where is the between-class scatter matrix, **m**_{i} is the average feature vector for class *i*, and is the overall mean. The denominator term is the within-class scatter matrix, in which is the *j*th feature vector in class *i*, and *N*_{i} is the total number of sample objects in class *i*. By maximizing the criterion in Eq. (1), the solution **W** is composed of the largest eigenvectors of the matrix , and the new dimension is d. For example, in the case of two classes, Fisher's LDA projects the original object features into a new one-dimensional space. Having computed **W** using training samples as above, we can transform any objects into a lower-dimensional space, and classify them using a standard method, such as the Bayesian or *k*-nearest neighbor classifier (55). Figure 4 shows an example of LDA on one image containing two distinct object types—neurons and glia. The selected 2D features are intensity and texture. The transformed 1D feature provides class separation that is comparable to the 2D case.

*Merging Confidence Calculation*: using the classification procedure described above, we can classify an object—the class is denoted *c*. To measure the confidence score of a merging candidate **x**, we compute the probability that **x** belongs to the object model *M*_{c} using a Bayesian formula. Note that the feature vector **x** used here can be different from the feature vector used for classification, since the emphasis at this stage is on distinguishing fragments from intact nuclei. To simplify our discussion, we use the same notation throughout the paper. Since the variance of our selected object features varies considerably, we first normalize them such that every dimension has zero mean and unit standard deviation using the formula , where **u** and **σ** denote the mean and standard deviation, respectively (for convenience, we use the same notation before and after feature normalization). At this stage, Principal Component Analysis (PCA) can also be applied to remove the dependences among these features, and reduce the dimensionality. Let denote the new transformed feature vector, and *c* is the object class. Based on Bayes' rule (33), the merging confidence score can be expressed as:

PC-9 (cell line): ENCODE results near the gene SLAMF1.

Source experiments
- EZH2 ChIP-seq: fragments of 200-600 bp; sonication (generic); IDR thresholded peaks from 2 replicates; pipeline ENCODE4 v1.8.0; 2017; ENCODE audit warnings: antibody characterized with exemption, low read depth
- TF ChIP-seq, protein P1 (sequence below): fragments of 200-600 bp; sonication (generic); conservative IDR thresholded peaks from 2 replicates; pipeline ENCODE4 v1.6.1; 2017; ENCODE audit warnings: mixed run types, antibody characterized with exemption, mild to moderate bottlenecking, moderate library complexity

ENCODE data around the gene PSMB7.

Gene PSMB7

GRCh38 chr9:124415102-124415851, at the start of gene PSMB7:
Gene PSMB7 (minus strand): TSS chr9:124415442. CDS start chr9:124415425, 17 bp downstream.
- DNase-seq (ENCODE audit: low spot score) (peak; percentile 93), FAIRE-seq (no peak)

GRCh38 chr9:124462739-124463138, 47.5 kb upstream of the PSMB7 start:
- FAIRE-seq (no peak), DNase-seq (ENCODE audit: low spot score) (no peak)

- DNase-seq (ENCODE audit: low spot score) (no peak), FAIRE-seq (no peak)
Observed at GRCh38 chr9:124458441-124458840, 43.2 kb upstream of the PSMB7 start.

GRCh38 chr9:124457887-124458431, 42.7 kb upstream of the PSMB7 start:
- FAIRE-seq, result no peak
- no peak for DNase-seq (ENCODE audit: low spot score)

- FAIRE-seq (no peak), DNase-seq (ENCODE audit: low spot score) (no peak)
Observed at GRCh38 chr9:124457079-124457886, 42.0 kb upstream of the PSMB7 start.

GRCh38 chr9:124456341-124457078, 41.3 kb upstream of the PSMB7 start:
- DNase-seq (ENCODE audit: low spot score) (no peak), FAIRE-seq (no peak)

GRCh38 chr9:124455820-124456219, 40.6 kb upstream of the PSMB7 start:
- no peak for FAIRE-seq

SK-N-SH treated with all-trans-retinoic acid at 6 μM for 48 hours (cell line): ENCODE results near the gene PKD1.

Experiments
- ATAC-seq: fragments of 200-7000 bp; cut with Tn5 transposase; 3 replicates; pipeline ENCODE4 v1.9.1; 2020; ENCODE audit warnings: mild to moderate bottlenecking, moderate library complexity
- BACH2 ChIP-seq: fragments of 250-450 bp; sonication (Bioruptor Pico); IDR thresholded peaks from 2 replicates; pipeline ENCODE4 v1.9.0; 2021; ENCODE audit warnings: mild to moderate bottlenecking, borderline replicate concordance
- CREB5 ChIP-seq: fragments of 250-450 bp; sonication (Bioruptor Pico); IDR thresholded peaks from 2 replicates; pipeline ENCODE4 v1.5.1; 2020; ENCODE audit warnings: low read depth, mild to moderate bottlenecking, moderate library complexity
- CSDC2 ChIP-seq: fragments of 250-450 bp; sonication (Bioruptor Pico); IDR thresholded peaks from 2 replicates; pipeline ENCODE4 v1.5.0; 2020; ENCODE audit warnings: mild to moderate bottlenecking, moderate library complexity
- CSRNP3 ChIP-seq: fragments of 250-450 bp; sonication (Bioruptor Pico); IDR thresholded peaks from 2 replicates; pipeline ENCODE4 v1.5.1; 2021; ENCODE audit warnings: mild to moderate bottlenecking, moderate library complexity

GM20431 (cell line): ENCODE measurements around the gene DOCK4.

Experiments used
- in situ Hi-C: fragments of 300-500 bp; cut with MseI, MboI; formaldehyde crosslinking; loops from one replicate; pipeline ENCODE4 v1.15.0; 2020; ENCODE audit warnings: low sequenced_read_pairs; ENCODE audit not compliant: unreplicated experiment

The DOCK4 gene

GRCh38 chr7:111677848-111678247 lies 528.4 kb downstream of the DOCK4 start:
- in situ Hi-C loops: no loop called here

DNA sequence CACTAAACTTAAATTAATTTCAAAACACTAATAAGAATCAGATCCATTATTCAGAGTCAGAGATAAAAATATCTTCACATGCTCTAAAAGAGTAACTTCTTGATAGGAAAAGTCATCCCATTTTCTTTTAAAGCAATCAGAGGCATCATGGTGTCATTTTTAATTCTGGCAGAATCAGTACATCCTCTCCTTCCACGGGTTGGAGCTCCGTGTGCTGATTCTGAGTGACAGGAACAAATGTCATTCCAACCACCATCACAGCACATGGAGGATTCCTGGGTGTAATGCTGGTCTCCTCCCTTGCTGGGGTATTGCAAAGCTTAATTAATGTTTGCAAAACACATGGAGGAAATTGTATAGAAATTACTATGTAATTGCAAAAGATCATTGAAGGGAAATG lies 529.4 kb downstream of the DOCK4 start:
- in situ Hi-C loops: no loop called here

- (2)

where is the a priori probability of model *M*_{c}, and is the class-conditional probability. The prior is preset based on the known relative abundance of the object classes.